Wednesday, August 12, 2009
The Art of War: Divide and Conquer
The illusion in each and every organization is total solidarity. A constant message of political unity sometimes means that there is always some degree of division within the union and that the leaders are striving to fix it.
When the division is on top of the tier, one can only expect negative consequences.
The organization that lacks the common vision is a house that will crumble from within.
August 9, 2009
Feuding Kills a Top Militant, Pakistan Says
By ISMAIL KHAN and SABRINA TAVERNISE
PESHAWAR, Pakistan — Pakistani officials said they had received information on Saturday that a ranking militant commander had been killed in a power struggle over who would take control of the Pakistani Taliban.
A Pakistani government official and an intelligence official said Hakimullah Mehsud, a young and aggressive aide to the former Taliban leader, had been shot dead in a fight with Waliur Rehman, another commander who was seeking to become the leader, during a meeting in a remote mountain region near the Afghan border.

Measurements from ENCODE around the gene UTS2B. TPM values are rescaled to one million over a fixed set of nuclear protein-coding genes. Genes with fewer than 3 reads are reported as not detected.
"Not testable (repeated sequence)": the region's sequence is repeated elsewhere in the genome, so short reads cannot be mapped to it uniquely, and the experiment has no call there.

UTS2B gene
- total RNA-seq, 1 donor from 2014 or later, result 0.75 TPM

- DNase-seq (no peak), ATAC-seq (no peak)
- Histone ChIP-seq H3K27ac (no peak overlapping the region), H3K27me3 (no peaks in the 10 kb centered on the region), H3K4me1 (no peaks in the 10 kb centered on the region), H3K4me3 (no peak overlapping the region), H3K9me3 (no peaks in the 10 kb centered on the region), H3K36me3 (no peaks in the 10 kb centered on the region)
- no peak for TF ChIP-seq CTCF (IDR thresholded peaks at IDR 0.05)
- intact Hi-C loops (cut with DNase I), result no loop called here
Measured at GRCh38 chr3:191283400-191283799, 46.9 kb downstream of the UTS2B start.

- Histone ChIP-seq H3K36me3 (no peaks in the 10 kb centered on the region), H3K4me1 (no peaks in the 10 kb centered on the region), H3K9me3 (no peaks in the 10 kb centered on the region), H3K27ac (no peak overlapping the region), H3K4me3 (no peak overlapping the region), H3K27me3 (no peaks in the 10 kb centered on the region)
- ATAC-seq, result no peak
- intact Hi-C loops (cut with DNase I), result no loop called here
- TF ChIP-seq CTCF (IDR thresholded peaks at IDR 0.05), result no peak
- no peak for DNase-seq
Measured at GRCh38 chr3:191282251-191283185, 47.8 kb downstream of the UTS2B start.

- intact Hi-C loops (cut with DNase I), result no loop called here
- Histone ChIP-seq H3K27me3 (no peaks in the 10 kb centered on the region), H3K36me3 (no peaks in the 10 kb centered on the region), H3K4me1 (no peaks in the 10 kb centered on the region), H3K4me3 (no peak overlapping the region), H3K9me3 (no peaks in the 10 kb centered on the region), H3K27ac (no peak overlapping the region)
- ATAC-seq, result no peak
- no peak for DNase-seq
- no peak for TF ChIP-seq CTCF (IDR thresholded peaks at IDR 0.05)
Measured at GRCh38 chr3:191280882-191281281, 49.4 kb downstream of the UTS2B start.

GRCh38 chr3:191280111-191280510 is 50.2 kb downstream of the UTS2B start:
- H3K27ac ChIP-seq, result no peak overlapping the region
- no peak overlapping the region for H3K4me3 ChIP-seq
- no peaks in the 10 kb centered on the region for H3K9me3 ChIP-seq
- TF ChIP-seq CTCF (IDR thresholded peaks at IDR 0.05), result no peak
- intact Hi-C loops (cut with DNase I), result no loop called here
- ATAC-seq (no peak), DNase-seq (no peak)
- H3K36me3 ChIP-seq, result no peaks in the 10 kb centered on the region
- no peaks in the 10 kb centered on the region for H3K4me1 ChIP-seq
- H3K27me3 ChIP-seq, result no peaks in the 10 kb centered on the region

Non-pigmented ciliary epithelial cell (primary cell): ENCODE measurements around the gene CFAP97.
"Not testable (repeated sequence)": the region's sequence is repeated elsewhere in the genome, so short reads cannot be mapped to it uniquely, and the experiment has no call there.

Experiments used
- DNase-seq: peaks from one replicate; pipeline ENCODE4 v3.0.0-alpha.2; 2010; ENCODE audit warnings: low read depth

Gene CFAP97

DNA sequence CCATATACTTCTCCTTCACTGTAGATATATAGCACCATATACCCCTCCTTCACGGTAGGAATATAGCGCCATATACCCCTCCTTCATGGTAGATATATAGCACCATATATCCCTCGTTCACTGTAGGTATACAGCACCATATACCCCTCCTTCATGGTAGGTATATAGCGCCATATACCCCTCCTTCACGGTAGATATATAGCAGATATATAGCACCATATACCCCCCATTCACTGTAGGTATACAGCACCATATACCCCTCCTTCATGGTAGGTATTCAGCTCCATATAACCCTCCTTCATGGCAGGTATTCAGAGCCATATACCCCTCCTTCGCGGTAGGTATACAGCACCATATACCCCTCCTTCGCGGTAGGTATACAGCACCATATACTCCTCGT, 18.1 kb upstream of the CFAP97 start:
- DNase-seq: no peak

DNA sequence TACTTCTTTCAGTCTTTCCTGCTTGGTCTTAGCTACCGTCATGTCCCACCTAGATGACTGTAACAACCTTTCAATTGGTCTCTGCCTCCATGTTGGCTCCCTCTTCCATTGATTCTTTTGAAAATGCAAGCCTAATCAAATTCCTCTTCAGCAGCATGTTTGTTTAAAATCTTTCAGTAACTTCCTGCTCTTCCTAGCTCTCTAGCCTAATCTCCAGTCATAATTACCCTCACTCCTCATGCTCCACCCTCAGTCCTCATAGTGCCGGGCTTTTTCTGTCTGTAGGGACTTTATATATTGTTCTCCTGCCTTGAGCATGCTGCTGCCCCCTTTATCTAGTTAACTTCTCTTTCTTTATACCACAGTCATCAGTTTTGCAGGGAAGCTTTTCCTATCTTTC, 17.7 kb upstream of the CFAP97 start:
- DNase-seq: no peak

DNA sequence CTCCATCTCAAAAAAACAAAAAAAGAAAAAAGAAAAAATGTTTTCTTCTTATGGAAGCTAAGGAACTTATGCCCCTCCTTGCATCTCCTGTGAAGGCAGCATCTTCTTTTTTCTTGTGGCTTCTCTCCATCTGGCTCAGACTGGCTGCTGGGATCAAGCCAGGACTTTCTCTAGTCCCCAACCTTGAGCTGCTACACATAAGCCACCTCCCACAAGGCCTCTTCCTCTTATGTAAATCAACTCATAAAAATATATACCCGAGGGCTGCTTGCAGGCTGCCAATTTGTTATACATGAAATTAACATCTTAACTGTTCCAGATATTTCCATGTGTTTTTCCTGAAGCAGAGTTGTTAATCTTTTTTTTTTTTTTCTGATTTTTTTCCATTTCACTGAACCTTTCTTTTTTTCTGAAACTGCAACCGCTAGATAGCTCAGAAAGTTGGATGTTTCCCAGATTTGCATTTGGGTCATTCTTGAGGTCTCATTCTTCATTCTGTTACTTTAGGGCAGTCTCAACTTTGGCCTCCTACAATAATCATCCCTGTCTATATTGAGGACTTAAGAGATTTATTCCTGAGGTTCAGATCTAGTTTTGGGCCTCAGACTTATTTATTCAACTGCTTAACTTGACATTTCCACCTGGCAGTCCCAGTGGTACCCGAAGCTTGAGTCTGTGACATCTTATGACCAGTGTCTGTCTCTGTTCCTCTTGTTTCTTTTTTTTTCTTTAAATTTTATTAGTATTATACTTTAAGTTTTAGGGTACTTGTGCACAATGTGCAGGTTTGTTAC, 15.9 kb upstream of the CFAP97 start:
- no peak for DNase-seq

Reports of Hakimullah Mehsud’s death could not be independently verified Saturday. If they are true, it would be the second major loss for the Pakistani Taliban in just a week, after reports that its supreme leader, Baitullah Mehsud, had been killed in an American airstrike on Wednesday. The killing would also solidify the belief among American and Pakistani intelligence officials that a power struggle has been brewing within the Pakistani Taliban, which is made up of many different tribes and factions that had been brought together under Baitullah Mehsud’s leadership.
Earlier on Saturday, Hakimullah Mehsud talked to the BBC by telephone to claim that Baitullah was still alive. But in the evening, reports surfaced about the gunfight and Hakimullah’s possible death.
Terrorism experts said a power struggle within the Pakistani Taliban could give Al Qaeda, which is also based in northwestern Pakistan, a greater role in shaping the group’s direction.